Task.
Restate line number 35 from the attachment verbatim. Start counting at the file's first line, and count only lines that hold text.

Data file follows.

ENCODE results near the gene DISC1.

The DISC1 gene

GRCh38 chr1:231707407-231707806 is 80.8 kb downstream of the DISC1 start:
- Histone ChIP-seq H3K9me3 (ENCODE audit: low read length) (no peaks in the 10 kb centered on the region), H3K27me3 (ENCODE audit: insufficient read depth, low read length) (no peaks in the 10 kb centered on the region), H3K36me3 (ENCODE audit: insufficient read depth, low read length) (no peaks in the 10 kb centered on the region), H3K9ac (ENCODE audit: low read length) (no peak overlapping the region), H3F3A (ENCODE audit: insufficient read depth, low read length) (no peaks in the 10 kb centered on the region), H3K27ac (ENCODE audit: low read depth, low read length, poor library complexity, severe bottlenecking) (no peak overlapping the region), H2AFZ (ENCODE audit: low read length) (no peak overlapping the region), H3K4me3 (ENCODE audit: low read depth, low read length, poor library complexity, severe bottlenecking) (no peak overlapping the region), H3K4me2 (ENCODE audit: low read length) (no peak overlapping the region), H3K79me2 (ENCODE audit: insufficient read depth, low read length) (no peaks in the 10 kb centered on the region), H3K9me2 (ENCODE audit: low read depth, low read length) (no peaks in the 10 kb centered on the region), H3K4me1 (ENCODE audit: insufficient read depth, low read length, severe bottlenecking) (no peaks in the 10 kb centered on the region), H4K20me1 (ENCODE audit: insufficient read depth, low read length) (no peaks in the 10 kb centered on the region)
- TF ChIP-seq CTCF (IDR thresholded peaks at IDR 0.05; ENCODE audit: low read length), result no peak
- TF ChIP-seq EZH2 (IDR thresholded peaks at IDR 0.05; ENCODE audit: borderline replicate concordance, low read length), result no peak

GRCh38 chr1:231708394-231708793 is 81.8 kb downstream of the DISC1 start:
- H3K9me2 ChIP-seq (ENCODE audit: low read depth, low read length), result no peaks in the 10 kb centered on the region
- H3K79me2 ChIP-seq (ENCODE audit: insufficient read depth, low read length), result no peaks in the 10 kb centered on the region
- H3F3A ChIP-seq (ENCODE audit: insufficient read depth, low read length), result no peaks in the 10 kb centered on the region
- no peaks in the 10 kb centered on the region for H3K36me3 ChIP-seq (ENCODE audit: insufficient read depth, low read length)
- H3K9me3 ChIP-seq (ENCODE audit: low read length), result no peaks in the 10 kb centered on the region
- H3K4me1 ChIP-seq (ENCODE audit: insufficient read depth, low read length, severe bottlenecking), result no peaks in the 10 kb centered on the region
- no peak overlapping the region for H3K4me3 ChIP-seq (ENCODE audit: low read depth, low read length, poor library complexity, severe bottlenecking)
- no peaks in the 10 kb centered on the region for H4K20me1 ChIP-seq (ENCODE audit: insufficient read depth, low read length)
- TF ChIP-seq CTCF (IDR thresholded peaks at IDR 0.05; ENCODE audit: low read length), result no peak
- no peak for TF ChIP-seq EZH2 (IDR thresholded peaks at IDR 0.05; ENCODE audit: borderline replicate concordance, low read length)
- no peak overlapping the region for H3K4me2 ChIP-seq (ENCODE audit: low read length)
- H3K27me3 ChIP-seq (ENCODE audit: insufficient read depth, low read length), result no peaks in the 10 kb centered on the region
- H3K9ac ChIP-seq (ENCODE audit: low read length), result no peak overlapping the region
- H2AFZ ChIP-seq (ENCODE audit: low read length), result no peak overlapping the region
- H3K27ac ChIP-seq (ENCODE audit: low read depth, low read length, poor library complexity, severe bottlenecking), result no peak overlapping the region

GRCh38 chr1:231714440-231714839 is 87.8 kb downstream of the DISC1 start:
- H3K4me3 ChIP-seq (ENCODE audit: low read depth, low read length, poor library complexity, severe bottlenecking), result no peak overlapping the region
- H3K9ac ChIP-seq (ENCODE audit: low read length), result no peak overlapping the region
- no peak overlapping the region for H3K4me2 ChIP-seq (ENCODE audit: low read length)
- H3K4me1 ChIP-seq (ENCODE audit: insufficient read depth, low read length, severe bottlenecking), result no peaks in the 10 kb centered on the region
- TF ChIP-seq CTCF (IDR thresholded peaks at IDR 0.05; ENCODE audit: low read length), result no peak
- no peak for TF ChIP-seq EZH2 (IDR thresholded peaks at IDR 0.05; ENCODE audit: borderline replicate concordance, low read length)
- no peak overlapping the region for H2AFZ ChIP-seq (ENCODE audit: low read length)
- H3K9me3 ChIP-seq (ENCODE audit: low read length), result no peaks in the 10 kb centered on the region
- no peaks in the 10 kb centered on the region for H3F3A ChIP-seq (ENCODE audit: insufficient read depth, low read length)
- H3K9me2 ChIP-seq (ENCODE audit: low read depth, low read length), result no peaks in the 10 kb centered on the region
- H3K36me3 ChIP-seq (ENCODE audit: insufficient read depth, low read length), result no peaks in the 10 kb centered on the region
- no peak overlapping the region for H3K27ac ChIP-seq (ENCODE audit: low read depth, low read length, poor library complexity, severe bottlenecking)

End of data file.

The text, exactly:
- no peak overlapping the region for H3K27ac ChIP-seq (ENCODE audit: low read depth, low read length, poor library complexity, severe bottlenecking)